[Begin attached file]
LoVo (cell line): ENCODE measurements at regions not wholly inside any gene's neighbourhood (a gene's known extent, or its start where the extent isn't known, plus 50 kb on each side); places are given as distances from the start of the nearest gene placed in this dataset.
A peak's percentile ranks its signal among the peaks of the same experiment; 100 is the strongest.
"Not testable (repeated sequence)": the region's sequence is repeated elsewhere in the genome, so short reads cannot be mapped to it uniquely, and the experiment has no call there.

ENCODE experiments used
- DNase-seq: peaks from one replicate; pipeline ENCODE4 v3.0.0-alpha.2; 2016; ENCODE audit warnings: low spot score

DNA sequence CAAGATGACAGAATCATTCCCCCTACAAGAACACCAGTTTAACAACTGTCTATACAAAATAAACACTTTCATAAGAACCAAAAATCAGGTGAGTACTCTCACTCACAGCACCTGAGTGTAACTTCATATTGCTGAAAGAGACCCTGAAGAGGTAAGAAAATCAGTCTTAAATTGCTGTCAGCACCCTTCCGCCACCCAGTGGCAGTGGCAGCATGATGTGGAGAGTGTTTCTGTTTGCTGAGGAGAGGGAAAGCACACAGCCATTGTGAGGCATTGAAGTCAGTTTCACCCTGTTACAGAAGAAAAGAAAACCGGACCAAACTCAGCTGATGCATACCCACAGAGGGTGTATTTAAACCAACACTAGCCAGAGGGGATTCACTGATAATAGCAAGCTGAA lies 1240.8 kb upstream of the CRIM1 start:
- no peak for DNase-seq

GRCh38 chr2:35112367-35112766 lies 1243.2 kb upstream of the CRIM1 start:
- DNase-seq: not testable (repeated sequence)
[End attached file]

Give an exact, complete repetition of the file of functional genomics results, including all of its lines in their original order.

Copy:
LoVo (cell line): ENCODE measurements at regions not wholly inside any gene's neighbourhood (a gene's known extent, or its start where the extent isn't known, plus 50 kb on each side); places are given as distances from the start of the nearest gene placed in this dataset.
A peak's percentile ranks its signal among the peaks of the same experiment; 100 is the strongest.
"Not testable (repeated sequence)": the region's sequence is repeated elsewhere in the genome, so short reads cannot be mapped to it uniquely, and the experiment has no call there.

ENCODE experiments used
- DNase-seq: peaks from one replicate; pipeline ENCODE4 v3.0.0-alpha.2; 2016; ENCODE audit warnings: low spot score

DNA sequence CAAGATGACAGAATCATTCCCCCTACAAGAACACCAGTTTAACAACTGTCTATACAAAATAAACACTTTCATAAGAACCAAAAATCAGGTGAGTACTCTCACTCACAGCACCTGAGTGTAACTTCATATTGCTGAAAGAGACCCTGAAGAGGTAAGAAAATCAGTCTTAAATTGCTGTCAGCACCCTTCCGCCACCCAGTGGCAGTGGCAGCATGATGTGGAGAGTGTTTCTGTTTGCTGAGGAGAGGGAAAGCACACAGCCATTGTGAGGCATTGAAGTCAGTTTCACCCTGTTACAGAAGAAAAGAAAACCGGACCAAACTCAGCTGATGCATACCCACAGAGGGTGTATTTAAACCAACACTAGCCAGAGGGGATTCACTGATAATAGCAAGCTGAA lies 1240.8 kb upstream of the CRIM1 start:
- no peak for DNase-seq

GRCh38 chr2:35112367-35112766 lies 1243.2 kb upstream of the CRIM1 start:
- DNase-seq: not testable (repeated sequence)